# l'Hopital's rule

• February 22nd 2011, 02:37 PM
crossbone
l'Hopital's rule
Find $
\lim_{x \to 0^{+}}\frac{x \log{x}}{\log{(1+2x)}}$

Can I do this:
$
\lim_{x \to 0^{+}}\frac{x \log{x}}{\log{(1+2x)}}=
\frac{\lim_{x \to 0^{+}} x \log{x}}{\lim_{x \to 0^{+}} \log{(1+2x)}}=\frac{\lim_{x \to 0^{+}} \frac{\log{x}}{\frac{1}{x}}}{\lim_{x \to 0^{+}} \log{(1+2x)}}=\frac{\lim_{x \to 0^{+}} -x}{\lim_{x \to 0^{+}} \log{(1+2x)}}
$

where l'Hopital's rule is applied to the numerator only. Then reapply l'Hopital's rule again:
$
\lim_{x \to 0^+} \frac{-x}{\log (1+2x)}=\lim_{x \to 0^+} \frac {-1}{\frac{2}{1+2x}}=-\frac{1}{2}
$

Lemme know if my divide and conquer approach with l'Hopital's rule is legit.
• February 22nd 2011, 04:20 PM
skeeter
$\displaystyle \lim_{x \to 0^+} \frac{x}{\log(1+2x)} \cdot \lim_{x \to 0^+} \log{x}$

$\displaystyle\lim_{x \to 0^+} \frac{1+2x}{2} \cdot \lim_{x \to 0^+} \log{x}$

$\displaystyle \frac{1}{2} \cdot \lim_{x \to 0^+} \log{x}$

the limit DNE
• February 22nd 2011, 04:32 PM
crossbone
so divide and conquer with l'Hopital and reapplying it is not legal?
• February 22nd 2011, 06:18 PM
skeeter
Quote:

Originally Posted by crossbone
so divide and conquer with l'Hopital and reapplying it is not legal?

I would say not ... the original limit does not exist.

limit as x to 0 &#40;x&#42;log&#40;x&#41;&#41;&#47;&#40;log&#40;1& #43;2x&#41;&#41; - Wolfram|Alpha
• February 22nd 2011, 07:35 PM
crossbone
Here's another problem: $\displaystyle \lim_{x \to 0} x |{\log x|^a$
• February 22nd 2011, 07:43 PM
Prove It
Rewrite it as $\displaystyle \lim_{x \to 0}\frac{|\log{x}|^a}{\frac{1}{x}}$, which is now of the form $\displaystyle \frac{\infty}{\infty}$ so you can now use L'Hospital's Rule...
• February 22nd 2011, 07:57 PM
crossbone
I knew that but this is what I got:
$
\displaystyle \lim_{x \to 0}\frac{|\log{x}|^a}{\frac{1}{x}}=\lim_{x \to 0} \frac{a|\log{x}|^{a-1}}{\frac{-1}{x}}

$

keep differentiating until a-n=b<0:
$
\displaystyle \lim_{x \to 0} {(-)}^n k \frac{|\log{x}|^b}{\frac{1}{x}}=\lim_{x \to 0} {(-)}^n k x|\log{x}|^b=0
$

where
$
k=a\cdot(a-1)\cdot(a-2)\cdot (a-3).....(a-n+1)
$

Is this right?
• February 22nd 2011, 08:49 PM
Prove It
The derivative of $\displaystyle |\log{x}|^a$ is not $\displaystyle a|\log{x}|^{a-1}$.

You need to use the chain rule...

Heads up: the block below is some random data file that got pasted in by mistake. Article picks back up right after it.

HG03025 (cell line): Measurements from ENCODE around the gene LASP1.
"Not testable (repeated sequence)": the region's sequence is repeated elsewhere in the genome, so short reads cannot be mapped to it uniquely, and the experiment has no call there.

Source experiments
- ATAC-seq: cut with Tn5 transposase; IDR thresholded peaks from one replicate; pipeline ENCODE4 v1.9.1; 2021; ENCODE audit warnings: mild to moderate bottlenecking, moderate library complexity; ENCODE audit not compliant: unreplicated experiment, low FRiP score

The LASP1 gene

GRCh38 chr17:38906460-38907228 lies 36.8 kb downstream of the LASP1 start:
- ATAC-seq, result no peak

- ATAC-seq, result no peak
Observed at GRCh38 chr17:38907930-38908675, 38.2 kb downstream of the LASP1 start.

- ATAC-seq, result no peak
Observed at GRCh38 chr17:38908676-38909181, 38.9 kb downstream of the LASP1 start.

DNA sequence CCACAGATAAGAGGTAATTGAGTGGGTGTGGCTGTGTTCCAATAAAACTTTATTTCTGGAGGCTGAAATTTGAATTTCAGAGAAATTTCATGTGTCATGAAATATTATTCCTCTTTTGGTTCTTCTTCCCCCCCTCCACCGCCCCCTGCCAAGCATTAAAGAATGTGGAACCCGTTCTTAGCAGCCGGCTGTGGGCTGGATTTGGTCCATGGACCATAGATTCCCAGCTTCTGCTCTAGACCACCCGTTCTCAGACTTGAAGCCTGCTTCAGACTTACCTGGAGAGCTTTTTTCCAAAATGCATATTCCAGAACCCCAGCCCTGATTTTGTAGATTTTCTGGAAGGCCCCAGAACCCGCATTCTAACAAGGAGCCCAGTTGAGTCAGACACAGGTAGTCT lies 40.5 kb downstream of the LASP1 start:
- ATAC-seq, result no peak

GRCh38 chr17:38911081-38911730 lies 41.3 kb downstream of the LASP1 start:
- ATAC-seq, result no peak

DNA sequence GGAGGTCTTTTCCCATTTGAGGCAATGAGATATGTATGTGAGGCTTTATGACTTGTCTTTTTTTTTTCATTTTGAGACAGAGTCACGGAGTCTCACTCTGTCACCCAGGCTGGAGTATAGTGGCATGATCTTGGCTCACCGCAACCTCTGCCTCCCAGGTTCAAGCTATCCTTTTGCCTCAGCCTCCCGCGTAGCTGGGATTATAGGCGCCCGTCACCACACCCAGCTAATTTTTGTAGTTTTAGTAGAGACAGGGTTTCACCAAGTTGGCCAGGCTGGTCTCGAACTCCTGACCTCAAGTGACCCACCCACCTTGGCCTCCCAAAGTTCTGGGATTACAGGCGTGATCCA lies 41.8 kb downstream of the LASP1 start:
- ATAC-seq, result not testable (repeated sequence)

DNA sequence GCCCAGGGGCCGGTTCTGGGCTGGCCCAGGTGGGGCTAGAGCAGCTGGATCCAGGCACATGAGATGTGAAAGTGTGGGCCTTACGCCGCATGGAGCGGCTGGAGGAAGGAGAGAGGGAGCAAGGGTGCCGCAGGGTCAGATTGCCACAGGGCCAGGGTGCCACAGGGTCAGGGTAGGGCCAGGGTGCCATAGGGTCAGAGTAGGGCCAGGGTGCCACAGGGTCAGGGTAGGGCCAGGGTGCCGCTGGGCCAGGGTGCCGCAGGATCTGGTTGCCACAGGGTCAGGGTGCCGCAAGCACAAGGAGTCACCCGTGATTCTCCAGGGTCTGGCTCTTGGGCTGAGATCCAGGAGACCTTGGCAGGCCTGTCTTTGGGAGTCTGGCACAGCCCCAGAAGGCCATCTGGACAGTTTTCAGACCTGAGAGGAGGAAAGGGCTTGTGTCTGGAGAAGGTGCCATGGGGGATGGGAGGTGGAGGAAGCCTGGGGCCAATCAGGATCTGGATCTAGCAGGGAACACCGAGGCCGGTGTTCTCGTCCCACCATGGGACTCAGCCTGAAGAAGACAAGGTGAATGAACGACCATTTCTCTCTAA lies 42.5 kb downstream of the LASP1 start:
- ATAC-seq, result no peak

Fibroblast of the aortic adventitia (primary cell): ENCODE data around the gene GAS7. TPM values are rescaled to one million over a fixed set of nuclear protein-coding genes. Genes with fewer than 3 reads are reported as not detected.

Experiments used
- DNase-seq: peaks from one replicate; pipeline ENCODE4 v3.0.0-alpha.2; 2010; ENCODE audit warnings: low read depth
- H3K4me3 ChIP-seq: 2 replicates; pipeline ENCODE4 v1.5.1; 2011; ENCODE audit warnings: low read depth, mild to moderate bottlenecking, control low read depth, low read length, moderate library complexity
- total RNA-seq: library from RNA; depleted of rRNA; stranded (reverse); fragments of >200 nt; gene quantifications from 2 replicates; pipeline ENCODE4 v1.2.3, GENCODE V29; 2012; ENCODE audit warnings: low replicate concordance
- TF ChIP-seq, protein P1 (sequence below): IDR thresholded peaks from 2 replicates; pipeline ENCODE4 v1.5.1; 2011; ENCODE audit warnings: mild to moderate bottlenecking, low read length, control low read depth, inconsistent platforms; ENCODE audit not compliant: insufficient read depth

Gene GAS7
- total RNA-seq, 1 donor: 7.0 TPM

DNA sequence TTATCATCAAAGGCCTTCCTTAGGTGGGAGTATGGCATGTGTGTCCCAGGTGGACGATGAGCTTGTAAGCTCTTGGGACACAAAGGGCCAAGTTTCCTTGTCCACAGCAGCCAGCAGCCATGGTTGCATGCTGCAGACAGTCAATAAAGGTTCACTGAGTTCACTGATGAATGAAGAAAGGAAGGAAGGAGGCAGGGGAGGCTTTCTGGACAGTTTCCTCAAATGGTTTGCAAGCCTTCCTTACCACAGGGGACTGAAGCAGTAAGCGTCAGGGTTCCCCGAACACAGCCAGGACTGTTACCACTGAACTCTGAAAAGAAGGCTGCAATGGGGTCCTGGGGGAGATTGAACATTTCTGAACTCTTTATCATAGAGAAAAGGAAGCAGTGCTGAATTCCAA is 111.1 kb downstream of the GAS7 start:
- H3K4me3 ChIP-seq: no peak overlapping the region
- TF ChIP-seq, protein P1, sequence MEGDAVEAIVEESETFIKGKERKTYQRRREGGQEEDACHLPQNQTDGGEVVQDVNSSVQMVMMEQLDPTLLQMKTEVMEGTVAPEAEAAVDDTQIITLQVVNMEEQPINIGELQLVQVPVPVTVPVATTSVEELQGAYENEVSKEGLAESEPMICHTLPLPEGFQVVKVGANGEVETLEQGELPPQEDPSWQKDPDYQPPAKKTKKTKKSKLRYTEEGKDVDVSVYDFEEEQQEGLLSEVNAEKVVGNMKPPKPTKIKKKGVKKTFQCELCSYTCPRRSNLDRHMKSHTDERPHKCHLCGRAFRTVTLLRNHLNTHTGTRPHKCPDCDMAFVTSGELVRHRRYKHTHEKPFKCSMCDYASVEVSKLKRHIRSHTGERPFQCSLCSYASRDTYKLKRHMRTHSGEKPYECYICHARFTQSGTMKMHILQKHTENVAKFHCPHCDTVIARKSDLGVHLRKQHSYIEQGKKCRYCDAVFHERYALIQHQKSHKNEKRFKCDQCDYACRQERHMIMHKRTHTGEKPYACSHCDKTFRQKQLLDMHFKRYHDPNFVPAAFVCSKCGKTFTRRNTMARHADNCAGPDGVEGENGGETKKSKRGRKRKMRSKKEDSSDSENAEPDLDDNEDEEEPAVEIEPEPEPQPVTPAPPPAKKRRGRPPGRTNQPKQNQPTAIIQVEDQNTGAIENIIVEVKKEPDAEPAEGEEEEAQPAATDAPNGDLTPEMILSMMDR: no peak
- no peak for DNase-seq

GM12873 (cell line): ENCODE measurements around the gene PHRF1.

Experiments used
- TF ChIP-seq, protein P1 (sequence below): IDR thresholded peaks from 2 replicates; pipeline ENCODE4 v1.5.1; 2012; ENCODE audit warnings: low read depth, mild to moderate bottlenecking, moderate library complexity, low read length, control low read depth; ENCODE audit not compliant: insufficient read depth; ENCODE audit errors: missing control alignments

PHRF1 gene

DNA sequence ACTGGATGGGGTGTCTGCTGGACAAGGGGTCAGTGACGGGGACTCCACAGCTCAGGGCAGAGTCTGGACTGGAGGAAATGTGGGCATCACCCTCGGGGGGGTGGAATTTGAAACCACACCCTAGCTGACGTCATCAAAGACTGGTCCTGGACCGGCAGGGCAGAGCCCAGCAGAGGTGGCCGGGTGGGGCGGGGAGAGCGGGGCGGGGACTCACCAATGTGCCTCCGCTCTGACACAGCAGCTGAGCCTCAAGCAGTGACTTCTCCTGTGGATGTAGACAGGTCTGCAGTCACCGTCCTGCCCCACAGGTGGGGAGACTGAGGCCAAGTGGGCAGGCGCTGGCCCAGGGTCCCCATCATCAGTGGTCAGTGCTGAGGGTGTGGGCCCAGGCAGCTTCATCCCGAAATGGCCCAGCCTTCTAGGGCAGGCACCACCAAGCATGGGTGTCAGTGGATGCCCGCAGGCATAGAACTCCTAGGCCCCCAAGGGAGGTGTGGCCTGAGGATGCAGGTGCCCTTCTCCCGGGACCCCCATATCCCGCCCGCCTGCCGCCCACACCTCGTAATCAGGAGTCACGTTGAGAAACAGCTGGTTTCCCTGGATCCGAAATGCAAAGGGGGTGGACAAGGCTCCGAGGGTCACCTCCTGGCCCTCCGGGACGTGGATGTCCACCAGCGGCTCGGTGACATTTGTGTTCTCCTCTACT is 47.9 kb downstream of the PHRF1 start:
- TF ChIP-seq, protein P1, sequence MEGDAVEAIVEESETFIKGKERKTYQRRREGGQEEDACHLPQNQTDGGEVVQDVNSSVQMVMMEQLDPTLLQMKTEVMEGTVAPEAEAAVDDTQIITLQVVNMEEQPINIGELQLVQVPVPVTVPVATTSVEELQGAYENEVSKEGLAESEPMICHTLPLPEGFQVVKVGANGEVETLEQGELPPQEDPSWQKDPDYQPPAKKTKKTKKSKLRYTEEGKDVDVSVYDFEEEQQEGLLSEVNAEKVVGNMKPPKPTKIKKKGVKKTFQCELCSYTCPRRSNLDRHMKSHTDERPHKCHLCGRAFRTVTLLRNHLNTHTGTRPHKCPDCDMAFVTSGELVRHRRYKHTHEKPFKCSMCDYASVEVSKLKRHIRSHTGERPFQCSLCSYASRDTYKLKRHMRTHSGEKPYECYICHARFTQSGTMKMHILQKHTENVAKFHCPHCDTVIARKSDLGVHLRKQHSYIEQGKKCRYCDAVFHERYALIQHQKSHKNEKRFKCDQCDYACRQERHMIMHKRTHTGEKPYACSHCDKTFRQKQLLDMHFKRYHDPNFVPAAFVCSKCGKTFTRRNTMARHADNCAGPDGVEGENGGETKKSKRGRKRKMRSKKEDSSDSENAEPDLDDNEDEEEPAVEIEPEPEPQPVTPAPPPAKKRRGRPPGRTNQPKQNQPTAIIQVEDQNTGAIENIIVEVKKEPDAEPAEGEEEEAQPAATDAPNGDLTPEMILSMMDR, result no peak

• February 22nd 2011, 09:27 PM
AllanCuz
Quote:

Originally Posted by skeeter

What exactly does this approach violate? I'm looking at the rules for L`Hopitals and I don't quite see where this goes wrong, but it obviously does violate something: http://bradley.bradley.edu/~delgado/121/Lhopital.pdf

Any ideas?
• February 22nd 2011, 10:01 PM
FernandoRevilla
Quote:

Originally Posted by crossbone
Find $
\lim_{x \to 0^{+}}\frac{x \log{x}}{\log{(1+2x)}}$

Can I do this:
$
\lim_{x \to 0^{+}}\frac{x \log{x}}{\log{(1+2x)}}=
\frac{\lim_{x \to 0^{+}} x \log{x}}{\lim_{x \to 0^{+}} \log{(1+2x)}}=\frac{\lim_{x \to 0^{+}} \frac{\log{x}}{\frac{1}{x}}}{\lim_{x \to 0^{+}} \log{(1+2x)}}=\frac{\lim_{x \to 0^{+}} -x}{\lim_{x \to 0^{+}} \log{(1+2x)}}
$

where l'Hopital's rule is applied to the numerator only.

Right. With this, you prove

$\displaystyle \lim_{x \to 0^{+}}\dfrac{f(x)}{g(x)}=\ldots=\dfrac{0}{0}$

Quote:

Then reapply l'Hopital's rule again:
$
\lim_{x \to 0^+} \frac{-x}{\log (1+2x)}=\lim_{x \to 0^+} \frac {-1}{\frac{2}{1+2x}}=-\frac{1}{2}
$

Lemme know if my divide and conquer approach with l'Hopital's rule is legit.

But now, you find:

$\displaystyle \lim_{x \to 0^{+}}\dfrac{f''(x)}{g'(x)}$

Fernando Revilla
• February 22nd 2011, 11:11 PM
crossbone
Quote:

Originally Posted by Prove It
The derivative of $\displaystyle |\log{x}|^a$ is not $\displaystyle a|\log{x}|^{a-1}$.

You need to use the chain rule...

I did. it appears I didn't cos I simplified it after I used l'Hopital's rule:

$
\displaystyle \lim_{x \to 0}\frac{|\log{x}|^a}{\frac{1}{x}}=\lim_{x \to 0} \frac{\frac{a}{x}|\log{x}|^{a-1}}{\frac{-1}{x^2}}=\lim_{x \to 0}\frac{a|\log{x}|^{a-1}}{\frac{-1}{x}}

$